The Trade, Investment and Labour Mobility Agreement has little to do with trade
It may be one of the strangest cases of backroom dealing, silent deregulation, legislation by stealth, and contempt for the legislature in British Columbia’s history. It may be a brilliant move that will add $4.8 billion and 78,000 jobs to the B.C. economy.
It could just as well be an April Fools’ Day joke: it’s the B.C.–Alberta Trade, Investment and Labour Mobility Agreement (TILMA). It was signed last April, and it’s supposed to come into effect this April 1. It has never been put before the B.C. legislature. Not even for review.
If it were a single piece of legislation, it would probably require an omnibus bill that you’d have trouble fitting into the back of a pickup truck. It will take at least two years to fully implement.
Despite its name, it actually has got practically nothing to do with trade.
That’s how weird it is.
In the advertising-agency language the B.C. and Alberta governments use to talk about the deal they cut, TILMA will create the second-largest economic region in Canada and provide workers and companies in both provinces with “seamless opportunities” in energy, transportation, labour mobility, business registration, and government procurement.
TILMA also appears to open up both provincial governments (and any government agency, including municipal governments and school boards) to corporate lawsuits over any regulation found to be “harmful” to investment.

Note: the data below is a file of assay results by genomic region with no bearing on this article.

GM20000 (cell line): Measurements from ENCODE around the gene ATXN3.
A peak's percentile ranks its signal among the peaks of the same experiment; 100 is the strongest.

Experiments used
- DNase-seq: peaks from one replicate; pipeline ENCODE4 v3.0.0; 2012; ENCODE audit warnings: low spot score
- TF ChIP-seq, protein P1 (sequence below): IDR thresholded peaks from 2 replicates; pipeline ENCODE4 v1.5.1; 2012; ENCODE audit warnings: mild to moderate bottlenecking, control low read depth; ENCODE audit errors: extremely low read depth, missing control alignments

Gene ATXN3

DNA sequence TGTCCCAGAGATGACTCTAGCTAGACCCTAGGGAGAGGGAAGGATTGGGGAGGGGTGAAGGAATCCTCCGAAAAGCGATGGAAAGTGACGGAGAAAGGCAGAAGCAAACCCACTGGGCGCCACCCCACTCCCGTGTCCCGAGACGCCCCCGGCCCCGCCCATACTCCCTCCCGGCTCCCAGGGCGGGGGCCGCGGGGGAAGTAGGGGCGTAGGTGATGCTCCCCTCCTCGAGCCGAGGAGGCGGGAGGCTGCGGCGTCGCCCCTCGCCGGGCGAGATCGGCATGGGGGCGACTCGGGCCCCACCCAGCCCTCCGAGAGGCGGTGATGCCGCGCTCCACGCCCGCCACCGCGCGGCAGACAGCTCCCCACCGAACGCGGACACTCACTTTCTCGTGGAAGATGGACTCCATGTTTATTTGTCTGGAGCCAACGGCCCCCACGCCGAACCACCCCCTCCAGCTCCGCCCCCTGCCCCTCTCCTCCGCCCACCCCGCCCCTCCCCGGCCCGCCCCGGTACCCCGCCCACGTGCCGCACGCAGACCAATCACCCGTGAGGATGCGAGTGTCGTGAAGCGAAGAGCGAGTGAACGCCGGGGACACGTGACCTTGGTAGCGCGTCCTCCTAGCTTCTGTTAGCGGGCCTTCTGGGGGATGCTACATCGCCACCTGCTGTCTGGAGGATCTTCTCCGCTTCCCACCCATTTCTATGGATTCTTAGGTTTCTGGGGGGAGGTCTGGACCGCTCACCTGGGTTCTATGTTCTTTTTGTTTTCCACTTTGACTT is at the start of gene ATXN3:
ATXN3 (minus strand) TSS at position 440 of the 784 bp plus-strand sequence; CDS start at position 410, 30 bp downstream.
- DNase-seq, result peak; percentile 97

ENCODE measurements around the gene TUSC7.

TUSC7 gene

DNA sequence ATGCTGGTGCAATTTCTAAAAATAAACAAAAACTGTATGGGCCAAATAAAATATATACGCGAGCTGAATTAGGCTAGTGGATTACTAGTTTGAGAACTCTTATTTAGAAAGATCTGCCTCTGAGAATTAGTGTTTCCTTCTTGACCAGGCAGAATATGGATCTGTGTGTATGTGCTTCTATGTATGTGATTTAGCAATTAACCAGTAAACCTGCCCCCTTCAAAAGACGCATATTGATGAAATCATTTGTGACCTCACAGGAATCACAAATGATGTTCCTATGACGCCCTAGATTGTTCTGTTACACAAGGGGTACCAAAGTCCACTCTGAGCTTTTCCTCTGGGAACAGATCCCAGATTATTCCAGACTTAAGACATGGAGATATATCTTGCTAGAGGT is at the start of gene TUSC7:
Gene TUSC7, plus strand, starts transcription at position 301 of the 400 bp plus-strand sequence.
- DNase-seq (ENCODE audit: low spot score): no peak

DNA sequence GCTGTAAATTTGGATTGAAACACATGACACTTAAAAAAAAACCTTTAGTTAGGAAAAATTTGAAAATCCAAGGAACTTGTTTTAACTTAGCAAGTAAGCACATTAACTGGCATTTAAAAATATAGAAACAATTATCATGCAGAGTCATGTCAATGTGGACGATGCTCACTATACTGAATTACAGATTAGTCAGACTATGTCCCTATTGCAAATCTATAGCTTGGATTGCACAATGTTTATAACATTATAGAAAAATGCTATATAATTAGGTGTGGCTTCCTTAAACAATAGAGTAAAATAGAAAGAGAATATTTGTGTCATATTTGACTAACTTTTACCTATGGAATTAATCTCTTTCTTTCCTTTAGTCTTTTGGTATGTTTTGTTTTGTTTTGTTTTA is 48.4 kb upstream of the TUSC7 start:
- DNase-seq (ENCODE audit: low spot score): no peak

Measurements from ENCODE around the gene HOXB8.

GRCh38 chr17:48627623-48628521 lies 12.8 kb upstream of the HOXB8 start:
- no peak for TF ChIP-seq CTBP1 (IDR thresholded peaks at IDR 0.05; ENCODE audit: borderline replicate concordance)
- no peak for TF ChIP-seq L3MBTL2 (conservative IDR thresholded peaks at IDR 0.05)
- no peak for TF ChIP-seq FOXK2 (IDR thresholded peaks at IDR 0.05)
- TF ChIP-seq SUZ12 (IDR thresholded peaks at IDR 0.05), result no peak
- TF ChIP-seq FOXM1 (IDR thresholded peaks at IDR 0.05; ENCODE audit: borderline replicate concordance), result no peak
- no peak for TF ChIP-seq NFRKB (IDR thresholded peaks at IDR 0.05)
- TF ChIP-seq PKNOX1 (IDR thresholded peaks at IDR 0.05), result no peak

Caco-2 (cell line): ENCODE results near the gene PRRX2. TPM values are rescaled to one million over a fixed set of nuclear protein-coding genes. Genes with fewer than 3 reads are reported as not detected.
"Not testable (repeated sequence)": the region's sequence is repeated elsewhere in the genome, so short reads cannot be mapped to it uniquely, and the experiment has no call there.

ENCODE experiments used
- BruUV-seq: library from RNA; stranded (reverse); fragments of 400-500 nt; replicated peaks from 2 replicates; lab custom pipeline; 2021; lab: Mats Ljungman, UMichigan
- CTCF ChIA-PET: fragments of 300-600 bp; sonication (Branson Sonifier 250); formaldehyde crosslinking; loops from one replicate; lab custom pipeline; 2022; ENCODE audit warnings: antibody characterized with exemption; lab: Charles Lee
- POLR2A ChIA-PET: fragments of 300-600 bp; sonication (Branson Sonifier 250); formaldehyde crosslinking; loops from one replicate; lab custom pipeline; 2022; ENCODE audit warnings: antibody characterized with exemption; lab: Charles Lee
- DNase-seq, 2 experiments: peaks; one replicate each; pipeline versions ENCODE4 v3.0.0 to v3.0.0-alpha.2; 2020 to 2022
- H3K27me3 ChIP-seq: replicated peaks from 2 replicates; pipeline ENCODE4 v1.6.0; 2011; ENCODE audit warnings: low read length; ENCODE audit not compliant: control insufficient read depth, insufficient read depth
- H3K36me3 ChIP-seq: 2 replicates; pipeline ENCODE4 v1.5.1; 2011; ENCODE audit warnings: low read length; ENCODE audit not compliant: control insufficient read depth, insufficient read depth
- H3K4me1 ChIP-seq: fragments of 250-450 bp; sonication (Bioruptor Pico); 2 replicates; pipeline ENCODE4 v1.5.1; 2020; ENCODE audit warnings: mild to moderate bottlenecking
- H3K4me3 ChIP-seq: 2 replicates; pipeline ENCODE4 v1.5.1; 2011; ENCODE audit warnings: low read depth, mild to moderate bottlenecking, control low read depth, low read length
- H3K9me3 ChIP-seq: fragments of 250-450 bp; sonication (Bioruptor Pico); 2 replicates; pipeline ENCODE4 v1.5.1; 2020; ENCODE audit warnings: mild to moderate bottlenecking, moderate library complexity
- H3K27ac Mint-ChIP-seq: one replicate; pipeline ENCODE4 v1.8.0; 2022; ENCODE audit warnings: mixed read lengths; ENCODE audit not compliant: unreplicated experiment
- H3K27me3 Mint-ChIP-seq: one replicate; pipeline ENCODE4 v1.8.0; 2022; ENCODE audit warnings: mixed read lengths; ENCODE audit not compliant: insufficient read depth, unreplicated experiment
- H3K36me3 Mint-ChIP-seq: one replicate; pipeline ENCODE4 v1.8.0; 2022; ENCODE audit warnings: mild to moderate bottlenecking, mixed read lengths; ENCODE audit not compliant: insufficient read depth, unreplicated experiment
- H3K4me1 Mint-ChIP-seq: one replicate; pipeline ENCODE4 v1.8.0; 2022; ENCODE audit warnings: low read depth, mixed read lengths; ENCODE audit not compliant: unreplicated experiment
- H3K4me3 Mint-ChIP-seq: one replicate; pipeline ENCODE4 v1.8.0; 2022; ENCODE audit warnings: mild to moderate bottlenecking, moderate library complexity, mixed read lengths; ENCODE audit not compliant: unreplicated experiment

Local government leaders across the province are scratching their heads in disbelief. The Council of Canadians is in such a twist it’s calling TILMA a tighter pair of handcuffs than the North American Free Trade Agreement.
Alberta’s then–minister of international and intergovernmental relations, Gary Mar, said during a speech in Richmond last June that the deal’s dispute-resolution mechanism granted “everything Canadian business asked for”. But the B.C. Federation of Labour, with perhaps tens of thousands of union members directly affected, didn’t get a chance to ask for anything. It didn’t even get a chance to look at the deal.
The funhouse-mirror effect the confusion has created has got B.C.’s minister of economic development, Colin Hansen, furiously writing letters to weekly newspapers across the province, trying to calm people down. Hansen’s usual routine is to say no, there are no weird black helicopters involved (or words to that effect), and that TILMA is a great thing, because the Conference Board of Canada says so.
It took nearly two years for the B.C. government to release an impact assessment of the deal. Just to make matters more opaque, the impact assessment is the same as the Conference Board report Hansen keeps referring to.
In other words, the work of assessing TILMA’s impact on the public interest in B.C. was subcontracted to the Conference Board, which is Canada’s national big-business lobby.
As for the claim of a $4.8-billion boost to B.C.’s gross domestic product and 78,000 new TILMA-created jobs, you’d be right if you guessed it came from the Conference Board report. But if you actually read the report, you’d still be guessing where they got those numbers.